Big Jake (1971)
John Wayne potboiler ahead.
Old Jack here was in the mood for a bit of old Duke as Big Jake, hero grandfather and git. I’ve seen the movie a few times over the years – mostly early evenings in the 1970s when the Beeb was just fine with bloodshed and drab plotting. It sort of holds up. From the Duke’s final decade, a couple of years flush from his bravura caricature in True Grit, a few years shy of the terrific exit in The Shootist (1976), here he is standing tall in the Western genre, but with a dash of input from the Dirty Harry world of mainstream America – all violence and simplicity. It’s not a great film, and for the most part is ever so slightly dull, but the Duke is being laconic, casual bewigged and Big Jake. What’s not to love?
So. He isn’t in it for the first twenty minutes. They’re given over to a bloody set–up at the McCandles ranch out in the sunburnt nowhere. There’s a ton of money on display in the refined homestead and mini-village huddled round it. Servants, cowboys and kids go about their business as Martha McCandles, long estranged wife of Jacob, runs the place with a cool eye. And then some bastards ride into view, approaching at a gentle pace after a curious introduction from the writers: a voice over about the changing times, what else is going on in 1909, and the precise history of this bunch of bastards. They’re all murderers, at least one loving close-up work with a machete, another, their leader Frain (old and future Duke enemy Richard Boone) loving a plan…
Then they kill nearly everyone, except Martha played by Maureen O’Hara in her final film with the Duke, and looking stiff and very red of hair… Her oldest boy is wounded and dragged to bed. Her grandson, Little Jake, played rather sweetly by Wayne’s youngest son Ethan Wayne, is kidnapped. Ransom – $1,000,000. Really – it’s 1909. And so the call goes out to Big Jake McCandles, described as a lousy old tosser by O’Hara just as we cut to a close-up of the Duke’s red old face… Which is great. By that point, old Jack was very keen to see the lumbering hero do some good and stop the film feeling like a 1970s bloodfest. Which he does – immediately stopping the hanging of a caricature Scot by Jock Ewing. Yup, John Wayne and Jim Davis, together. I was suddenly aware just how relaxed and fluid the Duke was even on a bad day…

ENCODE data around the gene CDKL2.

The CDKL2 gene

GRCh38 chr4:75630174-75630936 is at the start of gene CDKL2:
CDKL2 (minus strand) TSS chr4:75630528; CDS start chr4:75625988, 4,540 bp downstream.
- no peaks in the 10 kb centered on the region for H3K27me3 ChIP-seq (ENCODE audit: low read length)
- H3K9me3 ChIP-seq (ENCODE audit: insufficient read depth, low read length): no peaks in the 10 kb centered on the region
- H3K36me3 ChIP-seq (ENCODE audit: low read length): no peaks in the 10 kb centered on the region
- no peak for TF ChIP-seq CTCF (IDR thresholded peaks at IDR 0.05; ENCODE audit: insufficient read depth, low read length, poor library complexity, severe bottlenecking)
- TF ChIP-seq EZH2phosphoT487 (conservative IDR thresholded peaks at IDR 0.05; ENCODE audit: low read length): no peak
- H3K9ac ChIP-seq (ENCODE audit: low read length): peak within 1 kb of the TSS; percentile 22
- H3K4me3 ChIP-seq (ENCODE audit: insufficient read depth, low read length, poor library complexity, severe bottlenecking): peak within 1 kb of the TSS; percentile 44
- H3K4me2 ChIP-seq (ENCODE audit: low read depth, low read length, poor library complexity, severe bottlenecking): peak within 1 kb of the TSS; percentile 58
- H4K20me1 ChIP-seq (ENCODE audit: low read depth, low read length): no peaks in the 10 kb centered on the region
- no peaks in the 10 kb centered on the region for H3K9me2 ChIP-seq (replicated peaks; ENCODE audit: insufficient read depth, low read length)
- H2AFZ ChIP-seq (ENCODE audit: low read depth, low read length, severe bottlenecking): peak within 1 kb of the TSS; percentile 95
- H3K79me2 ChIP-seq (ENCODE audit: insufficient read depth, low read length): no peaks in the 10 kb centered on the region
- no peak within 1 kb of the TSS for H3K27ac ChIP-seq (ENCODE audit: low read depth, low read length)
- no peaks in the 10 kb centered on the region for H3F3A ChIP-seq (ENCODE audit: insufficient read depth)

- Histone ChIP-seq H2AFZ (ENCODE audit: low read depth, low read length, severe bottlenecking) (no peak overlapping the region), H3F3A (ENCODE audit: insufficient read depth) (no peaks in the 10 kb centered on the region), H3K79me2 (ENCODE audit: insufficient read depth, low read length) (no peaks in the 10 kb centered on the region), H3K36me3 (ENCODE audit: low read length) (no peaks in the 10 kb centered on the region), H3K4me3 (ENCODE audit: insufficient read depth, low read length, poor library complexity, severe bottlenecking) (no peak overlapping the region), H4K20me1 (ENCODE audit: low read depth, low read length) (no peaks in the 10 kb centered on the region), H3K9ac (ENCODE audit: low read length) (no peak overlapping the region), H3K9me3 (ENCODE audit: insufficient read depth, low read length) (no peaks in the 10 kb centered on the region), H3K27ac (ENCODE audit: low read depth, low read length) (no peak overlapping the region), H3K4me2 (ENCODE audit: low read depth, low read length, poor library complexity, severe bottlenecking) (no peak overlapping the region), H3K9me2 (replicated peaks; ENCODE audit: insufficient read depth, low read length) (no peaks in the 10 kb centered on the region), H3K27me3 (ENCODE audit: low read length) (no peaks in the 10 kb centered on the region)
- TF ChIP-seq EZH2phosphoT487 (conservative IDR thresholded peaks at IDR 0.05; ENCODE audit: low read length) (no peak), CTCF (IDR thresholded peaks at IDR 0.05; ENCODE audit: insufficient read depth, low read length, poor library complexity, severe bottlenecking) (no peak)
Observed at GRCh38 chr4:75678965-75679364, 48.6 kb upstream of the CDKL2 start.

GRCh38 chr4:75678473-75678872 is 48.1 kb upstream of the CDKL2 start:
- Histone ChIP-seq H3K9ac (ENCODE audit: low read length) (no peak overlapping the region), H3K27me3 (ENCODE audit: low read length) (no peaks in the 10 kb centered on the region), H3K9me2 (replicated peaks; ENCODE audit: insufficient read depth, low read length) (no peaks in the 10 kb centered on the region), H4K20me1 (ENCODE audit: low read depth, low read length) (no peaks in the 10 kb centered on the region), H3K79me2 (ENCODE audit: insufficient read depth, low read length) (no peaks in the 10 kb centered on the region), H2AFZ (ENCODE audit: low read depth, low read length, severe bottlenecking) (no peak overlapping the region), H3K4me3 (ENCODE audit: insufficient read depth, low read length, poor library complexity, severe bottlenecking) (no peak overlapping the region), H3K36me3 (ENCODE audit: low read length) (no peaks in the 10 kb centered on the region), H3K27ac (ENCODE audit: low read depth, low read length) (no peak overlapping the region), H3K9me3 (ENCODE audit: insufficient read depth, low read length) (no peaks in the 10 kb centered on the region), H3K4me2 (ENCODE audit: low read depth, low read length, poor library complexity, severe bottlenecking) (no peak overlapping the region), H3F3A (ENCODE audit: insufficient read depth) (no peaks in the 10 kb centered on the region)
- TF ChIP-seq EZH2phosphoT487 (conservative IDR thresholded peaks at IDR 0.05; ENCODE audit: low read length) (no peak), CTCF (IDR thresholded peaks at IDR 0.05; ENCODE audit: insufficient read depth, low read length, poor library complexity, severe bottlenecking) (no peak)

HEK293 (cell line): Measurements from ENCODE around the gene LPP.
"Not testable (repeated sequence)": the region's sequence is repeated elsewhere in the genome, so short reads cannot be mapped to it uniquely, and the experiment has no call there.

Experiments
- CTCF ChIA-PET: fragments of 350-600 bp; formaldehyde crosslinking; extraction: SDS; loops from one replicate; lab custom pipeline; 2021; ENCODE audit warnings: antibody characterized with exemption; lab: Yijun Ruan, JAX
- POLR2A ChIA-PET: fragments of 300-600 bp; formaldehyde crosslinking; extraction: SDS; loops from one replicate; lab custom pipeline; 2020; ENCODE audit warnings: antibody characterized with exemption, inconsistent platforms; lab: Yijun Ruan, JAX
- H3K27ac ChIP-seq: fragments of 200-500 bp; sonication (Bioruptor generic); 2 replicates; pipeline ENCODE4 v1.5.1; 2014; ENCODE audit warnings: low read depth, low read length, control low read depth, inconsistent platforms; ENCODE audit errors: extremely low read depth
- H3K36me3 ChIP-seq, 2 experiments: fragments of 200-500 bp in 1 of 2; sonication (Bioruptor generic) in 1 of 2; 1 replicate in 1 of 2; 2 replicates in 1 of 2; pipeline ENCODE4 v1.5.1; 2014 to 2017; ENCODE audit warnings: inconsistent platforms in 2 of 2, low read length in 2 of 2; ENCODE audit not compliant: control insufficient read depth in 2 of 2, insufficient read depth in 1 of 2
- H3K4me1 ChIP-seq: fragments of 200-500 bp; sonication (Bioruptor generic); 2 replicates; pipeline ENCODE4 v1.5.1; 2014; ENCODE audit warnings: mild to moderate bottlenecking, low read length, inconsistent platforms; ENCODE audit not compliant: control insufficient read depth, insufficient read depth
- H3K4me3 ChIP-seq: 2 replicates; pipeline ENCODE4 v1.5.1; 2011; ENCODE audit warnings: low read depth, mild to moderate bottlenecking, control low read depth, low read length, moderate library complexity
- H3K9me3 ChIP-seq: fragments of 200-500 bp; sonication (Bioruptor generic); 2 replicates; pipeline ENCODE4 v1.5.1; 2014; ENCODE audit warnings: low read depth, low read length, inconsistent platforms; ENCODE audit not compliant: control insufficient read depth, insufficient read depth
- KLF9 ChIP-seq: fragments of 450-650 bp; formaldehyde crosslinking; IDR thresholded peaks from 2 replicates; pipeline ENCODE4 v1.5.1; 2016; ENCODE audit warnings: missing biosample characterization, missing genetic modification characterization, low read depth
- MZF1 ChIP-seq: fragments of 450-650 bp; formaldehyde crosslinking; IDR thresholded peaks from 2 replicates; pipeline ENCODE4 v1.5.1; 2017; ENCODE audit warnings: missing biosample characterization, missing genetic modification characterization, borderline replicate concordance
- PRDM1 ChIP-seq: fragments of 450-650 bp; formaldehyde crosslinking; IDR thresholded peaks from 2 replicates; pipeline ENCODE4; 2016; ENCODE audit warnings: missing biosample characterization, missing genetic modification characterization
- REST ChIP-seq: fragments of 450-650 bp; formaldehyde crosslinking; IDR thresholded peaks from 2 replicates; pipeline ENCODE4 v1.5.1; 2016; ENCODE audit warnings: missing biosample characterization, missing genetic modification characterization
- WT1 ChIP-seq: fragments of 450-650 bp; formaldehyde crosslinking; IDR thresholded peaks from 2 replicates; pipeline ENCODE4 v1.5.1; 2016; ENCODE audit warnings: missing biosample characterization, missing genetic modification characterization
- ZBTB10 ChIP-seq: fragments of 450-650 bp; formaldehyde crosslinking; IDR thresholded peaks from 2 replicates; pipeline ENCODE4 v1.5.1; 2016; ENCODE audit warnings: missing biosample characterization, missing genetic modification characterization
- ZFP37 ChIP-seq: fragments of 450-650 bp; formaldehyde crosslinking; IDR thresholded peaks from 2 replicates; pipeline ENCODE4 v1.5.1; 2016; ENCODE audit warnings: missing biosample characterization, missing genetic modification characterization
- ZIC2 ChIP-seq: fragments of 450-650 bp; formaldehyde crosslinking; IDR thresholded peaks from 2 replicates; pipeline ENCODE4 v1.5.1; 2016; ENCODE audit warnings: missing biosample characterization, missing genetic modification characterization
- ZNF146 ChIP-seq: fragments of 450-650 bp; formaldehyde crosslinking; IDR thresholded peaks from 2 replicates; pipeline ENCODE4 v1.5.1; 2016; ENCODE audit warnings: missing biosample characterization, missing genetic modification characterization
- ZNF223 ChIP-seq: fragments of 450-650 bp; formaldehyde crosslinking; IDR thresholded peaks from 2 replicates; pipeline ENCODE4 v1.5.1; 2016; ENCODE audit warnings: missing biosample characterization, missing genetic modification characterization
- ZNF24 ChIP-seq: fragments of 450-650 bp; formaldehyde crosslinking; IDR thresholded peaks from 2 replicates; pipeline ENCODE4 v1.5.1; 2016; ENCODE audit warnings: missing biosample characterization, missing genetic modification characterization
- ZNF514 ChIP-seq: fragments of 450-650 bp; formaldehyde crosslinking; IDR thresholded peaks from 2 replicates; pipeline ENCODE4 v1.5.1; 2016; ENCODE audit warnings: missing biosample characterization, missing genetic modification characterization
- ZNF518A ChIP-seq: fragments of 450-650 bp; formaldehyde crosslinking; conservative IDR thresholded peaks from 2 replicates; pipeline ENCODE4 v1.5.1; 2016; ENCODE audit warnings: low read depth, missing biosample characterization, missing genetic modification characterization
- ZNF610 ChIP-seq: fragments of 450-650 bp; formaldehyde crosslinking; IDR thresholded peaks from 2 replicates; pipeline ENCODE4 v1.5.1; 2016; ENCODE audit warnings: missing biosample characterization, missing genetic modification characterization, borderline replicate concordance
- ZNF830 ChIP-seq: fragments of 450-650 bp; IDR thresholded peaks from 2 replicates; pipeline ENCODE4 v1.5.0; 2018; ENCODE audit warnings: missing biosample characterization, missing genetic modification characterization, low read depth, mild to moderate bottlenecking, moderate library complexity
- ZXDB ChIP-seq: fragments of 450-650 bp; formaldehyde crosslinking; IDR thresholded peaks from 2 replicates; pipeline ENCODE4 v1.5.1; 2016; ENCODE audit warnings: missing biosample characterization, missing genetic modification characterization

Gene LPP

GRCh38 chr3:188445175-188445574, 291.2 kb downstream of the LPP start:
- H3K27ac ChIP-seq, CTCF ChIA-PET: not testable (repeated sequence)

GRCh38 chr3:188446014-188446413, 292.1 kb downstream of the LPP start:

Long story short. Duke goes home by train, gets met at the station by O’Hara with a box containing the money, has a fight with one estranged son (Patrick Wayne giving it good jawline and shiny teeth), sort of gets on with the mechanically modern other son (Christopher Mitchum, son of Robert and owner of early blond highlights). Two groups emerge, a legal one that the boys go join, and the Duke, his horse and his dog, Dog. Group one head off and get ambushed – idiots. Mitchum and his stuntman shows off some 1909 motorcycling and the bad guys back off when the boy startles their horses and…
Okay. There’s the end of the interesting part of the middle of the film. It’s then a long wait, with rubbishy comedy by rivers with modern guns and some casual growliness between the Duke, Boone and the Dog. Oh – and Duke’s old friend, Bruce Cabot as Sam Sharpnose of the Apache. It goes a big man’s-man masculine for my taste; the film, these scenes in particular, and the Duke plainly need O’Hara’s presence. Which is tough, because she doesn’t come back to bookend the wretchedness at the ranch.
But get to the ending and you’ll have a good time. You know what’ll happen, and the shoot-’em-up gives good value. Out in the dark, surrounded by rocks and old buildings, John Wayne does his thing to the baddies. It’s not an easy battle, Dog and Sharpnose get the oddly unmourned rough end of things, and all the heroes take bullets. Fortunately, they are tremendously strong types, don’t feel a lot of pain, and have garish paint where blood should be.
There are a few lovely moments. The Duke and Boone give consistently good value. Duke and his sons punch when punches are needed, especially each other. And the old man, a hero for his grandson, gets to bond when under fire, show the lad how guns work, and send him off into the dark with a touch of agency and a pistol. Which, for all the violence and stultifying lack of tension in the direction, makes the film about family and love between the generations. And that’s sweet.
The best bit? Duke spoils the day of the man trying to kill him in the shower. Oh yes. Two barrels and a bottle of shower gel – that’ll stop any rows in C Wing. There’s no nudity.
Big Jake is efficient if sloppy, broad and a bit flat, with an interesting beginning, great ending, and not enough screen time for the Duke and O’Hara. I like it.
It’s on Amazon Prime, so go watch some heartwarming bloodshed.
ACTION, AMERICAN, COMEDY, DRAMA, MIDDLE YEARS MOVIES, WESTERN, YOUNG AT HEART MOVIES
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